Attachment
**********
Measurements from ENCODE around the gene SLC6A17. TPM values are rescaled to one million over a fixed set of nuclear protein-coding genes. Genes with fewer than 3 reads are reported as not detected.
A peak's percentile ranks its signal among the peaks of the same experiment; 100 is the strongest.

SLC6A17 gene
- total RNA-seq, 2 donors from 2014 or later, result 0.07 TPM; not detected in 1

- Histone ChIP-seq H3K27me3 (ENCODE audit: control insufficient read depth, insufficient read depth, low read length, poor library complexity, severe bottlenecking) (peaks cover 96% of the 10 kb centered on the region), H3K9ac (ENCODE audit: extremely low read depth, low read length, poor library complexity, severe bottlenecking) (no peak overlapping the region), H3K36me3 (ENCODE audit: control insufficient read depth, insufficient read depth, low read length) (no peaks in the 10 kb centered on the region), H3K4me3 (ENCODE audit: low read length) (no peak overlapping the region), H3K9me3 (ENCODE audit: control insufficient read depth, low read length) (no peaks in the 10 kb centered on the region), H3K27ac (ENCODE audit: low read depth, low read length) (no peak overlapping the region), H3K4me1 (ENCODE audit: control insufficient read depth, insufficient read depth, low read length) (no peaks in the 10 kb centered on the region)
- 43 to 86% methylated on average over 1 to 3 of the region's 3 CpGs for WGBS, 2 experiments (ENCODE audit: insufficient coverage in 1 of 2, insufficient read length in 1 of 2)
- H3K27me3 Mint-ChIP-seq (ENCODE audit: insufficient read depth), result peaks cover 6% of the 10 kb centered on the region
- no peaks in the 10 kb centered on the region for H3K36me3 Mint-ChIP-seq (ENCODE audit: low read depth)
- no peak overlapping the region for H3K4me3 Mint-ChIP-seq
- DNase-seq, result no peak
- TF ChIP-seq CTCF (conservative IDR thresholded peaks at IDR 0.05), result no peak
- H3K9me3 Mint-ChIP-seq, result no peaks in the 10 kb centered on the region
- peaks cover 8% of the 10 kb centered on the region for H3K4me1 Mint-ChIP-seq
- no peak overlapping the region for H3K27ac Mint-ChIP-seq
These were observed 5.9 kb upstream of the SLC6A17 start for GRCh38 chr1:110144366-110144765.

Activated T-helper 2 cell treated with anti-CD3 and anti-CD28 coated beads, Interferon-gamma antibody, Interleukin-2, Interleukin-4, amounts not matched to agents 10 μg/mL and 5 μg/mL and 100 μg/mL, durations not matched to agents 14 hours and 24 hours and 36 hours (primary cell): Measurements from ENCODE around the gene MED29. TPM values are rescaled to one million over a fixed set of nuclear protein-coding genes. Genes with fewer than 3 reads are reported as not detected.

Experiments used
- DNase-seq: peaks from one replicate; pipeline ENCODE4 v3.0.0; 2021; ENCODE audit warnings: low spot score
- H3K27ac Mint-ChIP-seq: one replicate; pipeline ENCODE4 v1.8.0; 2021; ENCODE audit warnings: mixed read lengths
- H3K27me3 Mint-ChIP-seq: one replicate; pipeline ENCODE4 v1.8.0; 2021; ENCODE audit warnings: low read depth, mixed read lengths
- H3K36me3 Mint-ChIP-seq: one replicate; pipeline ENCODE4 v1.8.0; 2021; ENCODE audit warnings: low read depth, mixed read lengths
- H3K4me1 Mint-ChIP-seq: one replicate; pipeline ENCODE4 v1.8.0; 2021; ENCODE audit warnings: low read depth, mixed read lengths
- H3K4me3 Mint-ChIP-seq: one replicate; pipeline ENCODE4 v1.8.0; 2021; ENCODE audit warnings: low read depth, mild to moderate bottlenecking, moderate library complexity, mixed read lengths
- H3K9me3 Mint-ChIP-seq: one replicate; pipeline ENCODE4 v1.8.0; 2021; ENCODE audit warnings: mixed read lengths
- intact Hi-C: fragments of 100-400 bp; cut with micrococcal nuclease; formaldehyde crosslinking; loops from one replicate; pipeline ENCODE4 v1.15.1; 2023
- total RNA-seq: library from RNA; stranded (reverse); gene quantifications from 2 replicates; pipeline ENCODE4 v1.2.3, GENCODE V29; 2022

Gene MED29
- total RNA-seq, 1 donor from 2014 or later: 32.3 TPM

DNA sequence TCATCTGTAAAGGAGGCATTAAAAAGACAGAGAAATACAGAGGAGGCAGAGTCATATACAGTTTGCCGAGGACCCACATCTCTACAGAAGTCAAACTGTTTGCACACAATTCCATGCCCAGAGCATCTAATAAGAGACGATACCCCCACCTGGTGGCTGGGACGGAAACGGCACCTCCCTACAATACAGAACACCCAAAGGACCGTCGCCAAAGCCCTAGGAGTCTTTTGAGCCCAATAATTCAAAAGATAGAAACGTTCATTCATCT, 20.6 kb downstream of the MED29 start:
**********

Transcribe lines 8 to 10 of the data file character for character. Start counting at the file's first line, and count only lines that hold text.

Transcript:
- no peaks in the 10 kb centered on the region for H3K36me3 Mint-ChIP-seq (ENCODE audit: low read depth)
- no peak overlapping the region for H3K4me3 Mint-ChIP-seq
- DNase-seq, result no peak